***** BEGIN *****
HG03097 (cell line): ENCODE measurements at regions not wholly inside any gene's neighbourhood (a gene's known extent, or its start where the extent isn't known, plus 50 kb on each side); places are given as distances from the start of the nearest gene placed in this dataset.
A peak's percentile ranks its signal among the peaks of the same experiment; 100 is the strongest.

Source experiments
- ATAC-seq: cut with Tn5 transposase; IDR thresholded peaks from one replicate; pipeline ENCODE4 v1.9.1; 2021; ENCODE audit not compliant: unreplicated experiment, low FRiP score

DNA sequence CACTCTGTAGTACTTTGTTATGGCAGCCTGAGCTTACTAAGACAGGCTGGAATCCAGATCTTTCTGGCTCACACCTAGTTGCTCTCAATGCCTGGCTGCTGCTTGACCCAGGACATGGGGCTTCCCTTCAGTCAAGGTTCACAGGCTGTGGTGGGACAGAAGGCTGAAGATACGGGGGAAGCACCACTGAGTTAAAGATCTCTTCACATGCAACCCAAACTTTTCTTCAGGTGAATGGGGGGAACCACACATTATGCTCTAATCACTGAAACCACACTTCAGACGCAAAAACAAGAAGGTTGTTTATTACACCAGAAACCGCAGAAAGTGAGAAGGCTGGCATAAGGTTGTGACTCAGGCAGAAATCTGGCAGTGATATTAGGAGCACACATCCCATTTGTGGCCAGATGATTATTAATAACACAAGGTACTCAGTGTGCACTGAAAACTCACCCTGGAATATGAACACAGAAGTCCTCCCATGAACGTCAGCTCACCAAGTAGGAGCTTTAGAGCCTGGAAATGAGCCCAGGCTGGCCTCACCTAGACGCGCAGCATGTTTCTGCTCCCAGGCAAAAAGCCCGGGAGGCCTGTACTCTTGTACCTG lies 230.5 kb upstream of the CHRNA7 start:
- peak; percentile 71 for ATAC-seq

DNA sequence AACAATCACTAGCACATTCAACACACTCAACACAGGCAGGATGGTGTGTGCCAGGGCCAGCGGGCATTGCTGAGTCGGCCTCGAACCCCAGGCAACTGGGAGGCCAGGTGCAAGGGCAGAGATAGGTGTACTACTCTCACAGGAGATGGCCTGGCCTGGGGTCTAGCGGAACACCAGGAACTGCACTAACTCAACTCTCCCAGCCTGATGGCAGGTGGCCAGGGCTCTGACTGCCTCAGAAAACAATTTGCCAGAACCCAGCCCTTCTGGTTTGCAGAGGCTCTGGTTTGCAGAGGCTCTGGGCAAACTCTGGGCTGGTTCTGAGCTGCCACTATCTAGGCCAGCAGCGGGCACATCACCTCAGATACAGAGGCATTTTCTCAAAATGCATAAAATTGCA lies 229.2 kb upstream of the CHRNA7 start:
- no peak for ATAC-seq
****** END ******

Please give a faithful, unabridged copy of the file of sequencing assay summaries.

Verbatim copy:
HG03097 (cell line): ENCODE measurements at regions not wholly inside any gene's neighbourhood (a gene's known extent, or its start where the extent isn't known, plus 50 kb on each side); places are given as distances from the start of the nearest gene placed in this dataset.
A peak's percentile ranks its signal among the peaks of the same experiment; 100 is the strongest.

Source experiments
- ATAC-seq: cut with Tn5 transposase; IDR thresholded peaks from one replicate; pipeline ENCODE4 v1.9.1; 2021; ENCODE audit not compliant: unreplicated experiment, low FRiP score

DNA sequence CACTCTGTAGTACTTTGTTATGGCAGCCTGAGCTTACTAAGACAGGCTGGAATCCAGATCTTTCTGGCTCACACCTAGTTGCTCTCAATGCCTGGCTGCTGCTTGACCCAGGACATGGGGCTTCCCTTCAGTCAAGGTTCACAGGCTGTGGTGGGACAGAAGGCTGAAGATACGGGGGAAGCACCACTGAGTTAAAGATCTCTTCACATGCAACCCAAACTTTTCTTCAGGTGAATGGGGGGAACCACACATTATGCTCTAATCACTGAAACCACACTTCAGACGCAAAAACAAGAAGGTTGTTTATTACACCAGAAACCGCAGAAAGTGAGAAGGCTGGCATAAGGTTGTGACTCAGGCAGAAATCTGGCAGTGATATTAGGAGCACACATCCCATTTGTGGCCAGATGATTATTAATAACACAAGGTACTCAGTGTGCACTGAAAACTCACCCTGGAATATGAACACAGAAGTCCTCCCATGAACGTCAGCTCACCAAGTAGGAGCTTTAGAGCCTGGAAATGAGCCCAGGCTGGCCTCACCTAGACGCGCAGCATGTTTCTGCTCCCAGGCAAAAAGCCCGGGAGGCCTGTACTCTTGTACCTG lies 230.5 kb upstream of the CHRNA7 start:
- peak; percentile 71 for ATAC-seq

DNA sequence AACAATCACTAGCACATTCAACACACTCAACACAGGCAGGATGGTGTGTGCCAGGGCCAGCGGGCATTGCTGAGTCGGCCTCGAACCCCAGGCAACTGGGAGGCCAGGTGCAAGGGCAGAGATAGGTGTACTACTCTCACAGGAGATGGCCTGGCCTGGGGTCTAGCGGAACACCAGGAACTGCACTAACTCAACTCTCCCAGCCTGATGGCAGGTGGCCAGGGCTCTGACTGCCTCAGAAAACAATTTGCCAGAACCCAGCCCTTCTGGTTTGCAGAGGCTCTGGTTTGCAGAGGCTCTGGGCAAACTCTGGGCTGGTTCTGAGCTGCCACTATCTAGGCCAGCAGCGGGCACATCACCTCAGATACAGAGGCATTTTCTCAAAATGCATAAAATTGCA lies 229.2 kb upstream of the CHRNA7 start:
- no peak for ATAC-seq